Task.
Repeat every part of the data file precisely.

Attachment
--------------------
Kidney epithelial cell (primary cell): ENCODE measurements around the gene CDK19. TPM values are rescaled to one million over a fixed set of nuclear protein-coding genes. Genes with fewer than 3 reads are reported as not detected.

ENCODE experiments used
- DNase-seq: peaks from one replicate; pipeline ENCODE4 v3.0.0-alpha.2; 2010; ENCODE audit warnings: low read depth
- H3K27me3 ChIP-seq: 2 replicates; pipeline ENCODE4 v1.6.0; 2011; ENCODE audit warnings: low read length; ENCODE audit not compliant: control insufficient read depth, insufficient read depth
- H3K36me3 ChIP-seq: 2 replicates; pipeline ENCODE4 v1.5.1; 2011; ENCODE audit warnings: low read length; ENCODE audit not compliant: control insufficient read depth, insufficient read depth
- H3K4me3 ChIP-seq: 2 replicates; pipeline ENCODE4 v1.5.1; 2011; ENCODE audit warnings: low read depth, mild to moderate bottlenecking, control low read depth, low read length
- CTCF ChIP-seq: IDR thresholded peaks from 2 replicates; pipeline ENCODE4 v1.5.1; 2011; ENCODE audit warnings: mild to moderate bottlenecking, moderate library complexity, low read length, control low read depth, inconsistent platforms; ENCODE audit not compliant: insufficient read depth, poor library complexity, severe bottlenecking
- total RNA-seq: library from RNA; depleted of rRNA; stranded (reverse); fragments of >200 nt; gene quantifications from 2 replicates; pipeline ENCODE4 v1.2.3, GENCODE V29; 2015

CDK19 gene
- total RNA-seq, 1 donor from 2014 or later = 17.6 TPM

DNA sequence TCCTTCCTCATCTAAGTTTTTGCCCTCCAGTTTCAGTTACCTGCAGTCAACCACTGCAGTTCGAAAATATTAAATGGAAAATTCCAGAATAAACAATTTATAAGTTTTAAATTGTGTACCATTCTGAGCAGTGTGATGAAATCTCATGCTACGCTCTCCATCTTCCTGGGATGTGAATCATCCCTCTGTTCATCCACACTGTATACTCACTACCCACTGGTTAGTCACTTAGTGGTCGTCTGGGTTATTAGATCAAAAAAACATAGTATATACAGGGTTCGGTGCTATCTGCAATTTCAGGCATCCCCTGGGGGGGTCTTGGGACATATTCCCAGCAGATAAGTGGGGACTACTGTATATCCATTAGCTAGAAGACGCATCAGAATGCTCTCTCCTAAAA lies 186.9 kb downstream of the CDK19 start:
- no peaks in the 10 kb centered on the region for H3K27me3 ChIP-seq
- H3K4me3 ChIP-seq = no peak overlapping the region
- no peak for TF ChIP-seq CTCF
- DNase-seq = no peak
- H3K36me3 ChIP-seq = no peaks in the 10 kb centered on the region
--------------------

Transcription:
Kidney epithelial cell (primary cell): ENCODE measurements around the gene CDK19. TPM values are rescaled to one million over a fixed set of nuclear protein-coding genes. Genes with fewer than 3 reads are reported as not detected.

ENCODE experiments used
- DNase-seq: peaks from one replicate; pipeline ENCODE4 v3.0.0-alpha.2; 2010; ENCODE audit warnings: low read depth
- H3K27me3 ChIP-seq: 2 replicates; pipeline ENCODE4 v1.6.0; 2011; ENCODE audit warnings: low read length; ENCODE audit not compliant: control insufficient read depth, insufficient read depth
- H3K36me3 ChIP-seq: 2 replicates; pipeline ENCODE4 v1.5.1; 2011; ENCODE audit warnings: low read length; ENCODE audit not compliant: control insufficient read depth, insufficient read depth
- H3K4me3 ChIP-seq: 2 replicates; pipeline ENCODE4 v1.5.1; 2011; ENCODE audit warnings: low read depth, mild to moderate bottlenecking, control low read depth, low read length
- CTCF ChIP-seq: IDR thresholded peaks from 2 replicates; pipeline ENCODE4 v1.5.1; 2011; ENCODE audit warnings: mild to moderate bottlenecking, moderate library complexity, low read length, control low read depth, inconsistent platforms; ENCODE audit not compliant: insufficient read depth, poor library complexity, severe bottlenecking
- total RNA-seq: library from RNA; depleted of rRNA; stranded (reverse); fragments of >200 nt; gene quantifications from 2 replicates; pipeline ENCODE4 v1.2.3, GENCODE V29; 2015

CDK19 gene
- total RNA-seq, 1 donor from 2014 or later = 17.6 TPM

DNA sequence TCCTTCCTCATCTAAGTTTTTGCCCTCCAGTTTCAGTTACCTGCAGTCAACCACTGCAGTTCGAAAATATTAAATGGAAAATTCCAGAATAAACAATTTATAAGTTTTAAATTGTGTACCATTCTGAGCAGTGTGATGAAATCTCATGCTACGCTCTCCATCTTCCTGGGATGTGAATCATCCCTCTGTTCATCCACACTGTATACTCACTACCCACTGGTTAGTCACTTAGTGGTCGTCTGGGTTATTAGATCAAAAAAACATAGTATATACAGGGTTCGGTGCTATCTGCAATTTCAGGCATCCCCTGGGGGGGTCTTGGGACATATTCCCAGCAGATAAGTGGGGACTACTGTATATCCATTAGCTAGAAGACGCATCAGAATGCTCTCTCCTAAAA lies 186.9 kb downstream of the CDK19 start:
- no peaks in the 10 kb centered on the region for H3K27me3 ChIP-seq
- H3K4me3 ChIP-seq = no peak overlapping the region
- no peak for TF ChIP-seq CTCF
- DNase-seq = no peak
- H3K36me3 ChIP-seq = no peaks in the 10 kb centered on the region